Strained Veterinarians—What Pet Owners Should Know

Veterinary professionals face long hours, stressful situations, and, in some cases, depressing outcomes, and COVID-19 has only exacerbated the strain on these individuals. Veterinarians are overwhelmed right now, and, unfortunately, this situation results in longer wait times to schedule an appointment for your pet. Our team at Kennedy Heights Animal and Bird Hospital wants to explain what is behind these issues, so you can understand why your patience is so important during this time.

Pandemic protocols have strained the veterinary profession

Social distancing and extra cleaning measures became necessary when COVID-19 arrived in 2020, and these protocols had veterinary practices scrambling to ensure the steps were taken, while continuing to provide appropriate care for pet patients. Adhering to these measures made seeing the same number of pets we usually treat in a day an impossibility. Curbside appointments and thoroughly disinfecting between each appointment were necessary to keep our clients and staff safe and healthy, but these protocols severely damaged our ability to be efficient.

A work backlog has strained the veterinary profession

Since we weren’t able to see as many pet patients as usual during the height of the pandemic, we were forced to prioritize those pets who were sick or injured and needed immediate care. This meant that routine visits, such as vaccination appointments, wellness visits, and spay and neuter procedures, were postponed to make time for pets facing more serious issues. However, these appointments and procedures can’t be postponed forever, and we are now trying to address these pet’s needs, while still scheduling new appointments. This means our veterinary professionals are working long hours to accommodate as many pets and pet owners as possible.

Staffing shortages have strained the veterinary profession

Veterinarians and veterinary technicians were in short supply before the pandemic, and COVID-19 has only magnified this problem. In addition to absences caused by sickness and virus exposure, burnout is a huge factor leading to staffing shortages in the veterinary field. Veterinary professionals face significant stress, leading to mental health issues. The suicide rate in the veterinary profession is twice that seen in human medicine professionals, and four times the general population rate. Many factors contribute to this professional exhaustion.

  • Compassion fatigue — The veterinary medical field attracts individuals who demonstrate a high level of compassion and empathy, and a drive to help pets. Dealing with illness and death on a daily basis, delivering bad news to pet owners, dealing with animal cruelty cases, and seeing clients struggle to balance their financial needs with their pet’s needs can cause veterinary professionals to overuse their compassion skills, decreasing their usual ability to feel and care for others. These individuals start to feel apathetic and isolated, which makes them dread going to work every day.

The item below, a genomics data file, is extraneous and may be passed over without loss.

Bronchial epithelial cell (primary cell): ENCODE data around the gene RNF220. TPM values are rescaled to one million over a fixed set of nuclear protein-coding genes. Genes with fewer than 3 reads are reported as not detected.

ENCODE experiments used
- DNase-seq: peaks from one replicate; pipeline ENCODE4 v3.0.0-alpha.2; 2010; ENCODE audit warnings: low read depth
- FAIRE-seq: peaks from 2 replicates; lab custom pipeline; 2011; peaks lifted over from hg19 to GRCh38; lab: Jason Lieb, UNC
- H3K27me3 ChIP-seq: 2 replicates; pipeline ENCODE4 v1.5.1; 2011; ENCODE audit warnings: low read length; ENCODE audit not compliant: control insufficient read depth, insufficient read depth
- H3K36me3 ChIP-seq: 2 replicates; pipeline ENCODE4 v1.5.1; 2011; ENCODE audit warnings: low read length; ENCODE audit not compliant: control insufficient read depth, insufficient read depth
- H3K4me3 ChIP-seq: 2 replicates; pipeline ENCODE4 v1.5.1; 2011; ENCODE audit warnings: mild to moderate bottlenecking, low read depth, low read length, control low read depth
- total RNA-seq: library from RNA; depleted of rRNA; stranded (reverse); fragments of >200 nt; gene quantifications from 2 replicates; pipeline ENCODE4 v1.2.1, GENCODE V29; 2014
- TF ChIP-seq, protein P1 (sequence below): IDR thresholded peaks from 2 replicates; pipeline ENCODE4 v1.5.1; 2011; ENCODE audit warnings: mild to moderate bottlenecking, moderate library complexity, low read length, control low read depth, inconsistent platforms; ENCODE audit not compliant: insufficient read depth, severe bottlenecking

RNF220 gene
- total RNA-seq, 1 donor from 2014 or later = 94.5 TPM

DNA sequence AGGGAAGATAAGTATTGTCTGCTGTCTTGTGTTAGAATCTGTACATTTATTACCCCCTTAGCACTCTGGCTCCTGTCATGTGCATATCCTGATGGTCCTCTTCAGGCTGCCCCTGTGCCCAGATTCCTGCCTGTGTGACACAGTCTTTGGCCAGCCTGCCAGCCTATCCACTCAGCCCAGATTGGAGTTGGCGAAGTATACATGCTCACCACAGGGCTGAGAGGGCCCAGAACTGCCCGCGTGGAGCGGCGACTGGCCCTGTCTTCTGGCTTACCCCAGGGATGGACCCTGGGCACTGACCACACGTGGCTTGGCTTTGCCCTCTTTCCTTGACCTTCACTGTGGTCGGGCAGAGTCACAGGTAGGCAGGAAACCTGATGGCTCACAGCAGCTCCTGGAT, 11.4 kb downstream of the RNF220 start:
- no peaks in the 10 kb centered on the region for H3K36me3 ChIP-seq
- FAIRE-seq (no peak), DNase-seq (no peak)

• Financial struggles — Veterinary school is expensive, and the veterinary profession is not as lucrative as some people believe. In 2018, the average veterinary student in the United States graduated with about $150,000 in student debt, and the average annual wage for veterinarians that same year was $93,830, with starting salaries significantly lower. This dichotomy can make managing finances difficult for practicing veterinarians, adding an extra burden to their already strained circumstances.
  • Negative reviews — Social media allows anyone to voice their opinions online, and this includes disgruntled pet owners. Veterinarians are routinely asked to provide veterinary care for free or at a discounted rate when an owner can’t afford their pet’s treatment, and when these requests are denied, many people write online negative reviews about the veterinarian. An American Veterinary Medical Association study in 2014 revealed that clients cyberbullied approximately one in five veterinarians, and this number is likely higher now. Reading this vitriol can demoralize a veterinary professional who spent their day doing the best they could to help pets and save lives.

When coping with burnout, many veterinary professionals decide to preserve their mental health by working fewer hours, or, in some cases, leaving the field entirely to find less stressful work conditions. This creates staffing shortages, leaving veterinary teams short-handed and overwhelmed.

You can help decrease the strain on veterinary professionals

We want to provide the best care possible for your pet, and you can help by taking a few steps to decrease the strain on our veterinary professionals.

  • Practice patience — When you call to schedule an appointment, or when you interact with our staff members while at the hospital, be patient and understanding. Everyone here has your pet’s best interest at heart, and we are doing everything in our power to ensure every pet gets the care they need. By staying calm and patient, you allow our team to do what they need to do as quickly and efficiently as possible.
  • Schedule early — When you know your pet will be due for routine work in the upcoming months, go ahead and schedule their appointment, rather than waiting until a few days before the due date.
  • Be vigilant — Observe your pet closely, so you will recognize subtle signs that could indicate a problem. This will help avoid their condition becoming an emergency before signs are noticed.

The pandemic has packed a punch to the veterinary profession, but we can get through this difficult time with your help and support. If your pet is due for vaccines in a few months, contact our American Animal Hospital Association (AAHA)-accredited team at Kennedy Heights Animal and Bird Hospital as soon as possible to schedule their appointment.